Iran’s foreign minister told NBC News that the recent shooting down of an Israeli fighter jet had destroyed the “myth of invincibility” that surrounded Israel’s military for decades.
After “30 years the Syrians were able to down one of its planes,” Foreign Minister Mohammad Javad Zarif told NBC News in an exclusive interview on the sidelines of the Munich Security Conference on Sunday. “And so the myth of invincibility of Israel, of the Israeli military, has crumbled.”
Syria “was able to use its own means to bring down one of their planes,” he said, referring to last weekend’s clashes involving an Iranian drone launched from Syria, a downed Israeli jet and retaliatory airstrikes. “The answer is: Don’t violate their airspace.”
Last weekend’s showdown began with Israel shooting down an Iranian reconnaissance drone that Israel claimed had entered its airspace. Israel retaliated for the incursion by striking the Iranian base in Syria — Iran is one of the regime’s main backers — from which the drone was operated. A Syrian anti-aircraft missile hit one of the attacking Israeli F-16 jets, which crashed on Israeli soil after the two pilots ejected.
Zarif on Sunday responded to earlier comments from Israeli Prime Minister Benjamin Netanyahu, who said Israel would act against Iran and reiterating his country’s position that Tehran was the world’s greatest threat.
“We will act if necessary not just against Iran’s proxies but against Iran itself,” Netanyahu said.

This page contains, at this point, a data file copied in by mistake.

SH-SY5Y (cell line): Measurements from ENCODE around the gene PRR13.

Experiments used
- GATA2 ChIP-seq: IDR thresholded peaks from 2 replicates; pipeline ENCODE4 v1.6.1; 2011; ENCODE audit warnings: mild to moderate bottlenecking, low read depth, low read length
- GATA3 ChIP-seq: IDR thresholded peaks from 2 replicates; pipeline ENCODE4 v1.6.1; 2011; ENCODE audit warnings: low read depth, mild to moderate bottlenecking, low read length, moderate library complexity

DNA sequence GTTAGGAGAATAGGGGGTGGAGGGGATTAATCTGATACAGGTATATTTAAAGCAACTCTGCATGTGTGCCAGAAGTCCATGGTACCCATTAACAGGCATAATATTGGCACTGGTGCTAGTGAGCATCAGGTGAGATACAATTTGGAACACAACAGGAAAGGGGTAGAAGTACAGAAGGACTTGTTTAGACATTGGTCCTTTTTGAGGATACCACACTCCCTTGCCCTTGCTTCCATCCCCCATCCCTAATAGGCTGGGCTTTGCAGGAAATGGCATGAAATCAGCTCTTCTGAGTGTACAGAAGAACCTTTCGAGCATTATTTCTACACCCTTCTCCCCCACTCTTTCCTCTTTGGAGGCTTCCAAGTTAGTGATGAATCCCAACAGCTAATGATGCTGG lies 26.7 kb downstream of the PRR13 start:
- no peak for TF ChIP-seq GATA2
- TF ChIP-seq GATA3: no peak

The Israeli prime minister theatrically held a piece of what he said was the Iranian drone that entered Israeli airspace earlier this month, while telling the Munich Security Conference: “Israel will not allow the regime to put a noose of terror around our neck.”
Zarif said Sunday, “Well, if they try to exercise that threat, they will see the response.”
Israel and Syria have technically been at war since 1948, but signed a disengagement agreement in 1974. Since the start of the civil war some seven years ago, Israel has periodically bombed targets in Syria but the incident last weekend culminated in the largest set of Israeli airstrikes against Syrian air defenses since the 1982 Lebanon War. The strikes also hit several Iranian positions in Syria.
Zarif also reiterated that his country would not be the first renounce the landmark nuclear deal between between Iran and six world powers, including the United States, even if the U.S. does.
“I believe President Trump has tried to walk away from that deal from Day 1 of his presidency, and he has done everything in bad faith to prevent Iran from enjoying the deal already,” he said.
Read full article by Bill Neely and F. Brinley Bruton on NBC News, February 19, 2018.